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Limited Insurance Portability and Job Mobility: The Effects of Public Policy on Job-Lock

  • Jonathan Gruber
  • Brigitte C. Madrian

The link between health insurance and the workplace in the U.S. has led to concern over the possibility of insurance-induced reductions in job mobility or 'job-lock". Designing health insurance reforms which retain employer-based insurance coverage but mitigate the extent of job-lock requires an understanding of the policy dimensions to which job-lock is most receptive. We study a policy of limited insurance portability which has been adopted by a number of states and the federal government over the last 20 years. These "continuation of coverage' mandates grant individuals the right to continue purchasing health insurance through their former employers for some period of time after leaving their jobs. We find that the passage of these mandates caused a significant increase in the job mobility of prime age male workers. This suggests that a sizeable share of job-lock arises from short run concerns over portability rather than from long run problems.

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File URL: http://www.nber.org/papers/w4479.pdf
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Paper provided by National Bureau of Economic Research, Inc in its series NBER Working Papers with number 4479.

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Date of creation: Sep 1993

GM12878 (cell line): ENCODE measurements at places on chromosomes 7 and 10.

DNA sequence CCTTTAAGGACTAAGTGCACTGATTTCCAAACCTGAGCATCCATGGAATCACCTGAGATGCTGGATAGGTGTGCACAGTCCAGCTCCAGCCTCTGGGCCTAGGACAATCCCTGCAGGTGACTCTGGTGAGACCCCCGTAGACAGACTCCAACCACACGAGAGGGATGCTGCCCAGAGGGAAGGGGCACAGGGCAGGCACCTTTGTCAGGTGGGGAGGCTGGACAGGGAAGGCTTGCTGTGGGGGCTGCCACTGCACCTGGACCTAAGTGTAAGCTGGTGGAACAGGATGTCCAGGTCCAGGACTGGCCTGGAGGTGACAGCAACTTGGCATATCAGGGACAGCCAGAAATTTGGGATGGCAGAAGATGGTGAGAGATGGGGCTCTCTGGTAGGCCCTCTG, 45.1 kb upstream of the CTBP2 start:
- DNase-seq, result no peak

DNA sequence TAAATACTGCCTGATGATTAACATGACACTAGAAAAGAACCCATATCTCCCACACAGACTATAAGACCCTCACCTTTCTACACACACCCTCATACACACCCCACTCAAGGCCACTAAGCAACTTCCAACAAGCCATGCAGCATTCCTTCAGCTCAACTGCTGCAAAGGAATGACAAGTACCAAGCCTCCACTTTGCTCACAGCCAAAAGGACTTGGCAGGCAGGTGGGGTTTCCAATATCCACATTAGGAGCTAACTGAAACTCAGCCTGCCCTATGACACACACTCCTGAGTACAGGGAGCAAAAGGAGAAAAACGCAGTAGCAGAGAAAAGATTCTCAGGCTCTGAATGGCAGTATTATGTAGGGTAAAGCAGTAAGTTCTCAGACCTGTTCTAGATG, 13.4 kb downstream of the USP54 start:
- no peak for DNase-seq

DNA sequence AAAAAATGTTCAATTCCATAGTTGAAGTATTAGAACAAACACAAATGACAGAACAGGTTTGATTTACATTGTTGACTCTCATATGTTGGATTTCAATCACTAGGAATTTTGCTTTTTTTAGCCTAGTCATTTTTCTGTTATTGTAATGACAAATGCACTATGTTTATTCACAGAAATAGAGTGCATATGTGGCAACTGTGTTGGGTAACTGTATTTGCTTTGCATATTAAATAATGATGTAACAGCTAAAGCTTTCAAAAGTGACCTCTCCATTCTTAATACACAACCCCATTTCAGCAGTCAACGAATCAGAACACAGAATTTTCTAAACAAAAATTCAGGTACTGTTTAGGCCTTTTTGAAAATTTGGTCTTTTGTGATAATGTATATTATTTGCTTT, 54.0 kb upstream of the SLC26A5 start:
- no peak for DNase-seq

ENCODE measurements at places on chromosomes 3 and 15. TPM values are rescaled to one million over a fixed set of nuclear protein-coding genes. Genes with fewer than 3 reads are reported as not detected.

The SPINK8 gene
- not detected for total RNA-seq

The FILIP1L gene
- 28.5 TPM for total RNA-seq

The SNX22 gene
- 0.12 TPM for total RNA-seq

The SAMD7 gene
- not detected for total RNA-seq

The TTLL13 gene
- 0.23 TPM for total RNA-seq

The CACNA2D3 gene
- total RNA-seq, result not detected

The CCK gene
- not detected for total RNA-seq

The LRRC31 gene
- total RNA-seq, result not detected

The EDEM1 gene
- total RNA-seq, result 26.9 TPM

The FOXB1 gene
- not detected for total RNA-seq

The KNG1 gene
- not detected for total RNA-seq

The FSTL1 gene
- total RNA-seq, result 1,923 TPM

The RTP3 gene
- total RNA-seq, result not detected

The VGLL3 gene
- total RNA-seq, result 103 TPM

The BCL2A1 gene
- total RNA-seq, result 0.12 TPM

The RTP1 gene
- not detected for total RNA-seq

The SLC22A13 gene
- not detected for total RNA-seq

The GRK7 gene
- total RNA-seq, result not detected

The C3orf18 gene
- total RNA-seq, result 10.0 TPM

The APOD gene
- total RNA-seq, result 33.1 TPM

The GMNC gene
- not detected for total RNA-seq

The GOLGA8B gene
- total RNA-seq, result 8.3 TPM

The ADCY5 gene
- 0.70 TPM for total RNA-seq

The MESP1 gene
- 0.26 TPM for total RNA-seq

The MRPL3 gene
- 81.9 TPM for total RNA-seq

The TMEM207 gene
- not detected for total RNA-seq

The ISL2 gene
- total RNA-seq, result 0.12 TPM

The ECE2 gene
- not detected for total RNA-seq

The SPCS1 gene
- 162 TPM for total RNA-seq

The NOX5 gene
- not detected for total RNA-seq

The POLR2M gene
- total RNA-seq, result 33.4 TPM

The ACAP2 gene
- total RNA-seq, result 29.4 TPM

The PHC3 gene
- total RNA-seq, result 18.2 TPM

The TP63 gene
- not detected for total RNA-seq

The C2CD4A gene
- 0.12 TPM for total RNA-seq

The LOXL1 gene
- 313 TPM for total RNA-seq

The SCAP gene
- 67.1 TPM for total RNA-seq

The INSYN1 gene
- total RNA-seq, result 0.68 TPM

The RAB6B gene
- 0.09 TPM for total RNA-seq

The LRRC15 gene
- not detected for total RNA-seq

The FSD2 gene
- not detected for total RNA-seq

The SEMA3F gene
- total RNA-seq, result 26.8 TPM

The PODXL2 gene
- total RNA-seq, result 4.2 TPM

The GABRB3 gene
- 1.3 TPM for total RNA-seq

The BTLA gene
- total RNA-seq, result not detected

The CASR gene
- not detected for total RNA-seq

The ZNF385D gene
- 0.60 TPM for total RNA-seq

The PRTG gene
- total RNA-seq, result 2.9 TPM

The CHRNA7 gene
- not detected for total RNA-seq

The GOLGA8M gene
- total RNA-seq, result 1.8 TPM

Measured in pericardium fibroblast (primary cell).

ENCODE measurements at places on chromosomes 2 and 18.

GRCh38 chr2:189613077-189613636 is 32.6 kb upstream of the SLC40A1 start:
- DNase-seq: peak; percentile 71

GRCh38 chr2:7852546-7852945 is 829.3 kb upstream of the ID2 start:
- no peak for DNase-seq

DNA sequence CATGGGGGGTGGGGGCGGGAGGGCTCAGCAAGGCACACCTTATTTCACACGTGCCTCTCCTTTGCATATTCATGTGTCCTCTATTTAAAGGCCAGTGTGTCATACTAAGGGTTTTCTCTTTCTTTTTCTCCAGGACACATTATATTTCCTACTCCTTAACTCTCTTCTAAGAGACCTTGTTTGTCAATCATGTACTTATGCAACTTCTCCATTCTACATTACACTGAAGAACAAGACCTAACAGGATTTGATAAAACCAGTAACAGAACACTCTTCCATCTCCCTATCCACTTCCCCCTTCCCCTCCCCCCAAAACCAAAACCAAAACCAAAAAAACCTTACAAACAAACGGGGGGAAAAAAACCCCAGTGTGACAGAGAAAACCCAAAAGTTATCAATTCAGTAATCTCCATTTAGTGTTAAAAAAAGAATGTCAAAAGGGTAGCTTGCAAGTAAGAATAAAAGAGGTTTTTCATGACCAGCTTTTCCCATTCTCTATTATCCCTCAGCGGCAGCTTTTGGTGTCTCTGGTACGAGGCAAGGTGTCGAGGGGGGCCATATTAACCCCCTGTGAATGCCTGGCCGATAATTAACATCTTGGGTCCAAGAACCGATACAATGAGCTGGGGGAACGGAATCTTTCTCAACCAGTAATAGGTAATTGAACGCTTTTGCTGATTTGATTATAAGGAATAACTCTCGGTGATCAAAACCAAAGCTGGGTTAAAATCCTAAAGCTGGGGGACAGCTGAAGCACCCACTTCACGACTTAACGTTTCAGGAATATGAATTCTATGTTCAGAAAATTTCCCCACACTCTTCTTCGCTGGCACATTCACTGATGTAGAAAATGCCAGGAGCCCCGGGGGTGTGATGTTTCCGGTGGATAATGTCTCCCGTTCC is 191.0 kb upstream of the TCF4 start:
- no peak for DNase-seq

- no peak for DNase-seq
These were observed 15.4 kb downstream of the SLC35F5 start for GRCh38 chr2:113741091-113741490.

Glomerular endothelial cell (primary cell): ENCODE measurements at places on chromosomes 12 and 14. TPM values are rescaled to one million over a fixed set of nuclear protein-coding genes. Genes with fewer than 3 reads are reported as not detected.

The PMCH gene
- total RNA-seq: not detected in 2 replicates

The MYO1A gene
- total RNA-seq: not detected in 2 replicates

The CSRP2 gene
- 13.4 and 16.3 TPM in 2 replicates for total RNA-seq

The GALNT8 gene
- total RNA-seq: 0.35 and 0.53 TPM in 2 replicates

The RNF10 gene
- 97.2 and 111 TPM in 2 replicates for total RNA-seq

Date of revision:
Publication status: published as Industrial and Labor Relations Review, (October 1994), 48: p. 86-102new title: "Health Insurance and Job Mobility: The Effects of Public Policy on Job-Lock"
Handle: RePEc:nbr:nberwo:4479
Note: PE LS HC
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  1. Douglas Holtz-Eakin, 1993. "Health Insurance Provision and Labor Market Efficiency in the United States," NBER Working Papers 4388, National Bureau of Economic Research, Inc.
  2. Brigitte C. Madrian, 1993. "Employment-Based Health Insurance and Job Mobility: Is There Evidence ofJob-Lock?," NBER Working Papers 4476, National Bureau of Economic Research, Inc.
  3. Jonathan Gruber & Brigitte C. Madrian, 1996. "Health Insurance and Early Retirement: Evidence from the Availability of Continuation Coverage," NBER Chapters, in: Advances in the Economics of Aging, pages 115-146 National Bureau of Economic Research, Inc.
  4. Olivia S. Mitchell, 1982. "Fringe Benefits and Labor Mobility," Journal of Human Resources, University of Wisconsin Press, vol. 17(2), pages 286-298.
  5. Jonathan Gruber, 1992. "State Mandated Benefits and Employer Provided Health Insurance," NBER Working Papers 4239, National Bureau of Economic Research, Inc.
  6. Ann P. Bartel & George J. Borjas, 1977. "Middle-Age Job Mobility: Its Determinants and Consequences," NBER Working Papers 0161, National Bureau of Economic Research, Inc.
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